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Wisconsin Governor pardons several with cannabis convictions
Tony Evers, the first-term Democrat, has been a vocal supporter of bringing cannabis legalization to Wisconsin.
Wisconsin Gov. Tony Evers on Friday announced dozens of new pardons, including nine for individuals previously convicted for cannabis-related offenses.
“There is power in redemption and forgiveness, especially for folks who’ve been working to move beyond their past mistakes to be productive, positive members of their communities,” Evers said in a statement.
“I’m grateful for being able to give a second chance to these individuals who’ve worked hard to do just that.”
Evers, the first-term Democrat, has now “granted more pardons during his first three years in office than any other governor in contemporary history,” according to a release from his office, which said that he has granted a total of 498 pardons since taking office in 2019.
The nine individuals previously busted for pot-related offenses who received a pardon on Friday include Danielle Arrigo, who “was 22 when she twice sold marijuana to a confidential informant,” and “now resides in Burlington with her daughter and has earned her associate degree.”
There was also Jeremy Busch, who “was pulled over for suspected drunk driving” 22 years ago when “police discovered he had been drinking and smoking marijuana.” Busch was 18 at that time.
“Now 22 years later, he resides in Genoa City and has obtained an associate and bachelor’s degree in the fields of civil engineering and architecture, graduating magna cum laude,” according to the governor’s office.
Per the Friday announcement from Evers’s office, the following individuals with marijuana-related convictions were also pardoned:
“Christina Darby was 22 when officers found marijuana in her home. She has since moved to California with her children, earned an associate degree, and works as a property manager.”;
“Gary Davis, Jr. was around 20 years old when he was found in possession of marijuana and other controlled substances. Three decades later, he now resides in Madison and has worked as a youth/juvenile counselor with local social services organizations.”;
“Henry Hong was 20 when he sold a controlled substance and was also found in possession of marijuana and a stolen pistol. He now resides in Raeford, North Carolina, where he owns a restaurant and has earned a master’s degree.”;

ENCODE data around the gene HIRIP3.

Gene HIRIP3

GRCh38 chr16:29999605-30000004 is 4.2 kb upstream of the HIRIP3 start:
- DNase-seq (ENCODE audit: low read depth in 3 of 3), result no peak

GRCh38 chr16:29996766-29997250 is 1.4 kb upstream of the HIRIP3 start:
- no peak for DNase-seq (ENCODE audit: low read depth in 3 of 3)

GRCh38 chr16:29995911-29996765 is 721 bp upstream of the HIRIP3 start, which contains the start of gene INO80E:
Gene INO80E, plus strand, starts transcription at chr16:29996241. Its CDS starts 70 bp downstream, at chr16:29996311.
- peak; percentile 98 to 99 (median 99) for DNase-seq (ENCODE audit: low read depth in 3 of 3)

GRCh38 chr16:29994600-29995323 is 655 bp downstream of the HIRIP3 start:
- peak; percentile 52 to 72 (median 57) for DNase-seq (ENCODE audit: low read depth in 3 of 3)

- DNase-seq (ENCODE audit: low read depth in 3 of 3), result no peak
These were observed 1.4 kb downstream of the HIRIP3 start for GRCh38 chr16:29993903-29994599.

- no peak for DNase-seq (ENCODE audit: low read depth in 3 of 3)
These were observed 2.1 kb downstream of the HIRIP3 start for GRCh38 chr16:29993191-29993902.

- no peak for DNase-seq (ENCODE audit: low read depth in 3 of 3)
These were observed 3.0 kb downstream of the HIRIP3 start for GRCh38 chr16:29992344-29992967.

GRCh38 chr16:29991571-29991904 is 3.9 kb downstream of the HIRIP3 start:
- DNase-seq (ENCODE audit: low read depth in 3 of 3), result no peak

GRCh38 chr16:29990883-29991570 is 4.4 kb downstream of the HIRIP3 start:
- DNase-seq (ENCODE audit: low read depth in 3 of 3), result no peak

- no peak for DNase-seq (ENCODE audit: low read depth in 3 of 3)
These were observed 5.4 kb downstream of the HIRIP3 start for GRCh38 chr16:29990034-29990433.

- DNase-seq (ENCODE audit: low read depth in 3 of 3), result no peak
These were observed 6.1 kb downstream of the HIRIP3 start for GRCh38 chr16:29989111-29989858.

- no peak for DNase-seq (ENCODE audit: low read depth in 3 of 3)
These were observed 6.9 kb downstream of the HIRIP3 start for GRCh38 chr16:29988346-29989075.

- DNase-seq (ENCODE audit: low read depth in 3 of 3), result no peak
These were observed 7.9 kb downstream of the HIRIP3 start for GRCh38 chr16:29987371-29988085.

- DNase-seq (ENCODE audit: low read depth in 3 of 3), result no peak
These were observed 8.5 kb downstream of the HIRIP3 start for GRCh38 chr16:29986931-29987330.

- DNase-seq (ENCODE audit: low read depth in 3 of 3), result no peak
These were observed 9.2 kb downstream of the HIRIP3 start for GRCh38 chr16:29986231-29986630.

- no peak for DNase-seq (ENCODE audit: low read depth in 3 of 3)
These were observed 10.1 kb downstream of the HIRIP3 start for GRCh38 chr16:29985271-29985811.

“John Jezuit was a teenager when he punched someone while on probation for selling marijuana. Nearly two decades later, he now resides in Madison and has earned his bachelor’s degree in social welfare.”;
“Travis Nelson was 18 when he sold marijuana to a confidential informant. He now resides in Denmark with his family and founded his own trucking business over 13 years ago.”;
“Lawrence Riche was 20 when officers found marijuana in his residence, and several years later, he was again found with marijuana, controlled substances, and firearms. Now 40 years later, he resides in Menomonee Falls, has remained sober, and has maintained long-term employment as a steamfitter.”
As the governor’s announcement on Friday explained, a pardon “does not expunge court records,” but it is “an official act of forgiveness that restores rights lost when someone is convicted of a felony, including the right to serve on a jury, hold public office, and hold certain professional licenses.”
For Evers, who is up for re-election this year, the pardons are consistent with repeated calls for cannabis reform in the Badger State. Last year, Evers’ budget proposal included a plan to legalize medical and recreational cannabis use, both of which are against the law in Wisconsin.
In February, Evers vetoed a Republican-backed measure that would have instituted new penalties in Wisconsin for manufacturing and distributing cannabis or resin by butane extraction.
“It is widely accepted, and, indeed, research over the course of the last decade confirms, that marijuana criminalization has had a disproportionate impact on communities of color, especially in Wisconsin where have long-standing racial disparities in incarceration rates,” Evers said in his veto statement at the time.
© 420 Intel
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